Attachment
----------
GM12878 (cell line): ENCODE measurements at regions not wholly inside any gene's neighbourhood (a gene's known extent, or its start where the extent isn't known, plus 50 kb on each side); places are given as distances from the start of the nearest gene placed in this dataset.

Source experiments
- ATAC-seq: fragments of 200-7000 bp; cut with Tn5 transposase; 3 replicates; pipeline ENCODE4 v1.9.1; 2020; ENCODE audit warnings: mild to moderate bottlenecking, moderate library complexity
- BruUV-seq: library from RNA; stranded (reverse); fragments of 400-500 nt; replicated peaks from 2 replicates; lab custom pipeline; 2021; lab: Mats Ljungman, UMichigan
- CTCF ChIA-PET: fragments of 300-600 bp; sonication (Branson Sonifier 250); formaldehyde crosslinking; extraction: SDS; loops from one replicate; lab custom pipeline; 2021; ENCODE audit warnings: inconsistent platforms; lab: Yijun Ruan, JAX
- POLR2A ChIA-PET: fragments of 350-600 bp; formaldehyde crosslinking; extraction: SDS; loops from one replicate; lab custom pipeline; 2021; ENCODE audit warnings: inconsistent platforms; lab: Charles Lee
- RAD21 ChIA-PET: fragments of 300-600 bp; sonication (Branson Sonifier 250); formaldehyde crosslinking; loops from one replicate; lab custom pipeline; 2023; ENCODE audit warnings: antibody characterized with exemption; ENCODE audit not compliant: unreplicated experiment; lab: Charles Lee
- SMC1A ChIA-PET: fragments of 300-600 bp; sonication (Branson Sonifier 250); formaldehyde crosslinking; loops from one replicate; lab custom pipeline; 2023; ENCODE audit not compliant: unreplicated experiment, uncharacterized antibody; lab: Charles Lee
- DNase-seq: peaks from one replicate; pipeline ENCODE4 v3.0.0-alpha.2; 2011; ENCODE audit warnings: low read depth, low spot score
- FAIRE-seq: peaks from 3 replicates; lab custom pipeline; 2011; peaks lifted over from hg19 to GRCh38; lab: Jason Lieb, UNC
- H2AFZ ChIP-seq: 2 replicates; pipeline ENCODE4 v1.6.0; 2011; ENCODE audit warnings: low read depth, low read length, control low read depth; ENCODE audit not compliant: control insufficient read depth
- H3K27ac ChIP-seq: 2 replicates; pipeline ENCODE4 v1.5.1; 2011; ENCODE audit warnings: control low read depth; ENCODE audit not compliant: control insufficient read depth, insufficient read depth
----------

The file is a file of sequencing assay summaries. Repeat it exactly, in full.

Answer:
GM12878 (cell line): ENCODE measurements at regions not wholly inside any gene's neighbourhood (a gene's known extent, or its start where the extent isn't known, plus 50 kb on each side); places are given as distances from the start of the nearest gene placed in this dataset.

Source experiments
- ATAC-seq: fragments of 200-7000 bp; cut with Tn5 transposase; 3 replicates; pipeline ENCODE4 v1.9.1; 2020; ENCODE audit warnings: mild to moderate bottlenecking, moderate library complexity
- BruUV-seq: library from RNA; stranded (reverse); fragments of 400-500 nt; replicated peaks from 2 replicates; lab custom pipeline; 2021; lab: Mats Ljungman, UMichigan
- CTCF ChIA-PET: fragments of 300-600 bp; sonication (Branson Sonifier 250); formaldehyde crosslinking; extraction: SDS; loops from one replicate; lab custom pipeline; 2021; ENCODE audit warnings: inconsistent platforms; lab: Yijun Ruan, JAX
- POLR2A ChIA-PET: fragments of 350-600 bp; formaldehyde crosslinking; extraction: SDS; loops from one replicate; lab custom pipeline; 2021; ENCODE audit warnings: inconsistent platforms; lab: Charles Lee
- RAD21 ChIA-PET: fragments of 300-600 bp; sonication (Branson Sonifier 250); formaldehyde crosslinking; loops from one replicate; lab custom pipeline; 2023; ENCODE audit warnings: antibody characterized with exemption; ENCODE audit not compliant: unreplicated experiment; lab: Charles Lee
- SMC1A ChIA-PET: fragments of 300-600 bp; sonication (Branson Sonifier 250); formaldehyde crosslinking; loops from one replicate; lab custom pipeline; 2023; ENCODE audit not compliant: unreplicated experiment, uncharacterized antibody; lab: Charles Lee
- DNase-seq: peaks from one replicate; pipeline ENCODE4 v3.0.0-alpha.2; 2011; ENCODE audit warnings: low read depth, low spot score
- FAIRE-seq: peaks from 3 replicates; lab custom pipeline; 2011; peaks lifted over from hg19 to GRCh38; lab: Jason Lieb, UNC
- H2AFZ ChIP-seq: 2 replicates; pipeline ENCODE4 v1.6.0; 2011; ENCODE audit warnings: low read depth, low read length, control low read depth; ENCODE audit not compliant: control insufficient read depth
- H3K27ac ChIP-seq: 2 replicates; pipeline ENCODE4 v1.5.1; 2011; ENCODE audit warnings: control low read depth; ENCODE audit not compliant: control insufficient read depth, insufficient read depth